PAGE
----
If that horde of photos you’ve uploaded over the years is the only reason you haven’t deleted Facebook, good news. Today, Facebook announced it’s launching a photo transfer tool that will let users port photos directly to Google Photos.
In a blog, Facebook described the move as one geared toward enhancing data portability. The transferred photos will be encrypted, and users will be prompted to enter their password before any transfer can start. The tool is based on code developed through the company’s participation in the Data Transfer Project, a collaborative, open-source platform supported by Apple, Facebook, Google, Windows, and Twitter. The idea is an internet where eventually, people aren’t locked into a single platform and can move their data freely from one service to the next.
That’s a nice lofty goal, but for now, Facebook’s tool is limited to Google’s photo storage service. The blog did suggest this is just the start, however, it didn’t provide any more details regarding what services were next or a timeline. Facebook did clarify that right now the tool is launching first in Ireland—where its international headquarters are located—and will roll out worldwide in the first half of 2020. To access the tool, people can go to their settings within the Your Facebook Information menu.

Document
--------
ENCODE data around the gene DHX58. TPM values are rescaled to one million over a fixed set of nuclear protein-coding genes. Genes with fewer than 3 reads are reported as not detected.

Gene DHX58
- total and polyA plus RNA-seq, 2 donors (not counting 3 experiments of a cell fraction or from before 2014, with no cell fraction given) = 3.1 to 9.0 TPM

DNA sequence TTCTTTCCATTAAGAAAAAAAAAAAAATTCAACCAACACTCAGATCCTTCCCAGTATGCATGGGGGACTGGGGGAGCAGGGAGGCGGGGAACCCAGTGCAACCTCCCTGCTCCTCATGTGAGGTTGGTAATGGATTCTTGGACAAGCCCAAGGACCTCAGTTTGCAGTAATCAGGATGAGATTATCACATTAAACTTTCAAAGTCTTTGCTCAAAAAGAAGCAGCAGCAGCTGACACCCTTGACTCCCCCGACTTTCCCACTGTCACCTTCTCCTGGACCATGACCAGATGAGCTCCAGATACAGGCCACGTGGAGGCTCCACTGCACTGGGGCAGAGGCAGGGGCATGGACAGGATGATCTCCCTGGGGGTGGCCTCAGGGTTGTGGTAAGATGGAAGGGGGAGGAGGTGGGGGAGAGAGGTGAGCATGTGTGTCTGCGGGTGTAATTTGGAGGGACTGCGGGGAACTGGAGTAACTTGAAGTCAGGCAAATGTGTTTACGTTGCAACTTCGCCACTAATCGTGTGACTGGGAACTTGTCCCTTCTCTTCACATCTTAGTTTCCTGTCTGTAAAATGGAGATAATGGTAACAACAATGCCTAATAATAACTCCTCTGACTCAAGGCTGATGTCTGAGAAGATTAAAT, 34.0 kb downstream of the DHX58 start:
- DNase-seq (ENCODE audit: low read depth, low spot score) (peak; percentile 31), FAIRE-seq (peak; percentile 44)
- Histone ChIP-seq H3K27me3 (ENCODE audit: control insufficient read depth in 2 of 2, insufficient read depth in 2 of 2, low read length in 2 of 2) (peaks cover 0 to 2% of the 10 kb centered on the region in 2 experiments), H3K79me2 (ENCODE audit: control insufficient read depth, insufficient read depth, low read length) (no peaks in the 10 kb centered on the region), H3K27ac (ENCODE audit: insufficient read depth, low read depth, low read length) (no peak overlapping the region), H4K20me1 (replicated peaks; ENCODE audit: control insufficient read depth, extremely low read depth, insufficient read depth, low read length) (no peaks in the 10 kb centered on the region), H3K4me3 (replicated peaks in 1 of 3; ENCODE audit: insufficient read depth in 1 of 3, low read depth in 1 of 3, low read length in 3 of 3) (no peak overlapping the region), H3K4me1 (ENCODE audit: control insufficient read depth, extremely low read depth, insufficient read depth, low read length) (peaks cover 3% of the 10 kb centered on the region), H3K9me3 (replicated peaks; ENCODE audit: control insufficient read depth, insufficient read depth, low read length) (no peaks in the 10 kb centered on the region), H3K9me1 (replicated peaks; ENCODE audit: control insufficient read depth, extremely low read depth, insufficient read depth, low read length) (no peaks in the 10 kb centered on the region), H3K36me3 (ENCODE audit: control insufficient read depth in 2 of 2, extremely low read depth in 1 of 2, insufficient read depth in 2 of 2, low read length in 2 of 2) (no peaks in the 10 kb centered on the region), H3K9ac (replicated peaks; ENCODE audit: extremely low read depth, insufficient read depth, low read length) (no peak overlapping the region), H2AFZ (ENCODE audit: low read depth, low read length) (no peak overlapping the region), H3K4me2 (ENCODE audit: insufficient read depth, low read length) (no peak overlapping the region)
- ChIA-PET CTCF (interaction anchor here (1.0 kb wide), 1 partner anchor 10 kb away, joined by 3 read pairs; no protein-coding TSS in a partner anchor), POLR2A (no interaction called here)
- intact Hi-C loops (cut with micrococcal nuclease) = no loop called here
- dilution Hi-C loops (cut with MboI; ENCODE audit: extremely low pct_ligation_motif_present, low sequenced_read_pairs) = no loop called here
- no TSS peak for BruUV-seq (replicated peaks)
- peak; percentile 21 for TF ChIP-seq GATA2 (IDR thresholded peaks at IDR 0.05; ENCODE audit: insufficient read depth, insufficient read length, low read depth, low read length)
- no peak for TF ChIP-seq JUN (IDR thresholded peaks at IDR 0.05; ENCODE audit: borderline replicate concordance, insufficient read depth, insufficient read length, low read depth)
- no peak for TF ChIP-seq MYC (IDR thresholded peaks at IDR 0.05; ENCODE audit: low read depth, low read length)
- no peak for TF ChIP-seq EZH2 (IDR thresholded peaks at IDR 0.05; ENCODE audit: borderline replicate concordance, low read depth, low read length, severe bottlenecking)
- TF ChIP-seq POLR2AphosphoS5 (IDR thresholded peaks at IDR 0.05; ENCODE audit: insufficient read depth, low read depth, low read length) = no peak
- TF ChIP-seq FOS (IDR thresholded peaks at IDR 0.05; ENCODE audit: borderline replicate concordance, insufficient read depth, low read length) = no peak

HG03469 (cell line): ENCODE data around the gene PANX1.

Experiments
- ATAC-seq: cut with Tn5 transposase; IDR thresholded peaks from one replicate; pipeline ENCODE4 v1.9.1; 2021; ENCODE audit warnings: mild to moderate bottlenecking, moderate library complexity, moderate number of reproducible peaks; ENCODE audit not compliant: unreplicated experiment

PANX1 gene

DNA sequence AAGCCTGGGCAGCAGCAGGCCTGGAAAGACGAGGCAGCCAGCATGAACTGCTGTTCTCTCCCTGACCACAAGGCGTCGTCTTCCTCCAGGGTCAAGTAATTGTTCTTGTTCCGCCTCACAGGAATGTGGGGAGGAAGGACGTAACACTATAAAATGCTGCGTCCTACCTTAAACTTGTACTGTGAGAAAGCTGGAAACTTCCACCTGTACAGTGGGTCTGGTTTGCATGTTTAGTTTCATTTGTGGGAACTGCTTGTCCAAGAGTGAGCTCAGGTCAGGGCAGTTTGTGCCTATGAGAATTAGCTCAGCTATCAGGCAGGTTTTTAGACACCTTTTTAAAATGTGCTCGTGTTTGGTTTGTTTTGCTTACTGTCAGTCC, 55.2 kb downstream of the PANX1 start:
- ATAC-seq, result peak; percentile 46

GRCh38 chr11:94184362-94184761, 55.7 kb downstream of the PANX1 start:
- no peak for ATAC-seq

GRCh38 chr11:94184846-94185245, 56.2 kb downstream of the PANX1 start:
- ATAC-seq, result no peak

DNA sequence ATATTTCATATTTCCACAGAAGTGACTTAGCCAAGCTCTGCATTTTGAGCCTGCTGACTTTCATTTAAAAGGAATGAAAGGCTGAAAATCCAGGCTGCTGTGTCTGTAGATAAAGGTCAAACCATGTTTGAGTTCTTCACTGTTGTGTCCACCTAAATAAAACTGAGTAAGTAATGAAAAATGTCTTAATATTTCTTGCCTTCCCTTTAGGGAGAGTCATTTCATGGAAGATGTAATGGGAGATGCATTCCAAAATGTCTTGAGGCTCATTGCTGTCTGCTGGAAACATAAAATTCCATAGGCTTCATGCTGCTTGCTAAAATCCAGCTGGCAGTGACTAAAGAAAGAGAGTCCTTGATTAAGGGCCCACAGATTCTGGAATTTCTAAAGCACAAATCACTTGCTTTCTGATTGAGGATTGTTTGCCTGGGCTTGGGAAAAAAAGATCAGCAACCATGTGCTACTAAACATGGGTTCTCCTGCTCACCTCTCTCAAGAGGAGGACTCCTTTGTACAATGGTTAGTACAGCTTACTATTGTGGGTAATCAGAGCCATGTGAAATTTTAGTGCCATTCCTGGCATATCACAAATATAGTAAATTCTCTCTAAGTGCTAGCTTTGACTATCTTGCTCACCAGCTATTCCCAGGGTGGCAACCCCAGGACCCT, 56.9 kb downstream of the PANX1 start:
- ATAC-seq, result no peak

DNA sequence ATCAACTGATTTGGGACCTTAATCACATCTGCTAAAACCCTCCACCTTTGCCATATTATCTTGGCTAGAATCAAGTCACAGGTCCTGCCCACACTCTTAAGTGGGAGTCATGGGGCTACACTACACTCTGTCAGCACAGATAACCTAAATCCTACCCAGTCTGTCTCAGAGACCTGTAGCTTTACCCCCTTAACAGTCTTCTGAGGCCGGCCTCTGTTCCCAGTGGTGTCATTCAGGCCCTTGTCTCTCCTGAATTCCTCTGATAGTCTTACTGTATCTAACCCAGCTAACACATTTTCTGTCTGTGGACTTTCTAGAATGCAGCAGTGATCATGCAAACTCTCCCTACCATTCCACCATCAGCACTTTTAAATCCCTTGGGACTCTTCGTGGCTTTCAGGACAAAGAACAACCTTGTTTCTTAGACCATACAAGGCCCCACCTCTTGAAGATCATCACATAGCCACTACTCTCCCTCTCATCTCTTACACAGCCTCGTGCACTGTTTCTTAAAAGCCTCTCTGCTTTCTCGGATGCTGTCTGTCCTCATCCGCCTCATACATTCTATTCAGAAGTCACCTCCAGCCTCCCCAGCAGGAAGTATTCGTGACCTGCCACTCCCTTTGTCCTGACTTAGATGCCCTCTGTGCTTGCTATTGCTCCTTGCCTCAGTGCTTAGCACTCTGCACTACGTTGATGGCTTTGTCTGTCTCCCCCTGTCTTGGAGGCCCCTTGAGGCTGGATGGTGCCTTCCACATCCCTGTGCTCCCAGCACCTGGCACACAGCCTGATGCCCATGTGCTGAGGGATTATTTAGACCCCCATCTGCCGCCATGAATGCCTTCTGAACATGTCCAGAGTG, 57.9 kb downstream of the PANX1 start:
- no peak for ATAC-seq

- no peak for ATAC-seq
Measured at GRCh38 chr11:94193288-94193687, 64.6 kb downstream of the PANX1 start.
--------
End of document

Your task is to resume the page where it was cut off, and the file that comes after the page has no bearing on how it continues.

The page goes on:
This is a good thing, but it’s also important to look at Facebook’s motivation. While it points to a data portability white paper published in September, there are also other factors at play. First off, Facebook is currently the subject of a sweeping antitrust investigation in the United States. Pivoting to data portability and adding transfer tools is a likely bid to lessen monopoly accusations. After all, if users can take their data elsewhere, then they’re technically not locked into Facebook’s platform. It’s also likely in response to a bipartisan bill called the ACCESS Act, which would require tech companies with over 100 million monthly users to create tools for better data portability. Additionally, Facebook is basically under perpetual regulatory investigation in the EU for privacy and antitrust violations.
It’s worth keeping in mind that even if you do port all your photos, download all your Facebook information, and then nuke your account, Facebook still has profited off your data in some sense. Your information might get deleted off their servers (a process that may take up to 90 days), but the insights they’ve mined from your selfies, posts, ads you’ve clicked, etc., still belong to Zuck and his pals. That’s if you delete your account. If you only port your photos and leave your account idle, Facebook still has all your information.